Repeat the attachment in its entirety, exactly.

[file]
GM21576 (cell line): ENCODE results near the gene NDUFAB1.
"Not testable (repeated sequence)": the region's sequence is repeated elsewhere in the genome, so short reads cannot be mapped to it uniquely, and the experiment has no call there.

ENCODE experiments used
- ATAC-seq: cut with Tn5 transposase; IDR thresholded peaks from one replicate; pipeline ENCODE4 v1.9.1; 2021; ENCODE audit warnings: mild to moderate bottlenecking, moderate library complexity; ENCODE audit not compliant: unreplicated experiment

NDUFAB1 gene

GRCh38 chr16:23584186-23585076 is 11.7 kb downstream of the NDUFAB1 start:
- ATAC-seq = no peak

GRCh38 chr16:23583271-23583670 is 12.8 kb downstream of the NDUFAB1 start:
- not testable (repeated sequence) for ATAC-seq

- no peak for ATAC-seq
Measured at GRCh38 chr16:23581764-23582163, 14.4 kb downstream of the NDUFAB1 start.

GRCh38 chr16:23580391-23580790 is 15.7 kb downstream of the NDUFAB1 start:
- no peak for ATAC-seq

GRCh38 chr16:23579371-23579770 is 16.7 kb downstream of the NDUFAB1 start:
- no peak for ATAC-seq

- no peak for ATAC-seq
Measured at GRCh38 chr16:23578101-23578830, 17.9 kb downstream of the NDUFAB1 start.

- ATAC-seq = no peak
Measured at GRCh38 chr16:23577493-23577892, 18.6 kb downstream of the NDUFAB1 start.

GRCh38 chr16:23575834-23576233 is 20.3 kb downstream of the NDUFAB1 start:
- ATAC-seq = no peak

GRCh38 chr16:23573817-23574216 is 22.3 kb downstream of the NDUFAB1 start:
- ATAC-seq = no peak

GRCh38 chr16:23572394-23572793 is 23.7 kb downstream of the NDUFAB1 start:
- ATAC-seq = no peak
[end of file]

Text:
GM21576 (cell line): ENCODE results near the gene NDUFAB1.
"Not testable (repeated sequence)": the region's sequence is repeated elsewhere in the genome, so short reads cannot be mapped to it uniquely, and the experiment has no call there.

ENCODE experiments used
- ATAC-seq: cut with Tn5 transposase; IDR thresholded peaks from one replicate; pipeline ENCODE4 v1.9.1; 2021; ENCODE audit warnings: mild to moderate bottlenecking, moderate library complexity; ENCODE audit not compliant: unreplicated experiment

NDUFAB1 gene

GRCh38 chr16:23584186-23585076 is 11.7 kb downstream of the NDUFAB1 start:
- ATAC-seq = no peak

GRCh38 chr16:23583271-23583670 is 12.8 kb downstream of the NDUFAB1 start:
- not testable (repeated sequence) for ATAC-seq

- no peak for ATAC-seq
Measured at GRCh38 chr16:23581764-23582163, 14.4 kb downstream of the NDUFAB1 start.

GRCh38 chr16:23580391-23580790 is 15.7 kb downstream of the NDUFAB1 start:
- no peak for ATAC-seq

GRCh38 chr16:23579371-23579770 is 16.7 kb downstream of the NDUFAB1 start:
- no peak for ATAC-seq

- no peak for ATAC-seq
Measured at GRCh38 chr16:23578101-23578830, 17.9 kb downstream of the NDUFAB1 start.

- ATAC-seq = no peak
Measured at GRCh38 chr16:23577493-23577892, 18.6 kb downstream of the NDUFAB1 start.

GRCh38 chr16:23575834-23576233 is 20.3 kb downstream of the NDUFAB1 start:
- ATAC-seq = no peak

GRCh38 chr16:23573817-23574216 is 22.3 kb downstream of the NDUFAB1 start:
- ATAC-seq = no peak

GRCh38 chr16:23572394-23572793 is 23.7 kb downstream of the NDUFAB1 start:
- ATAC-seq = no peak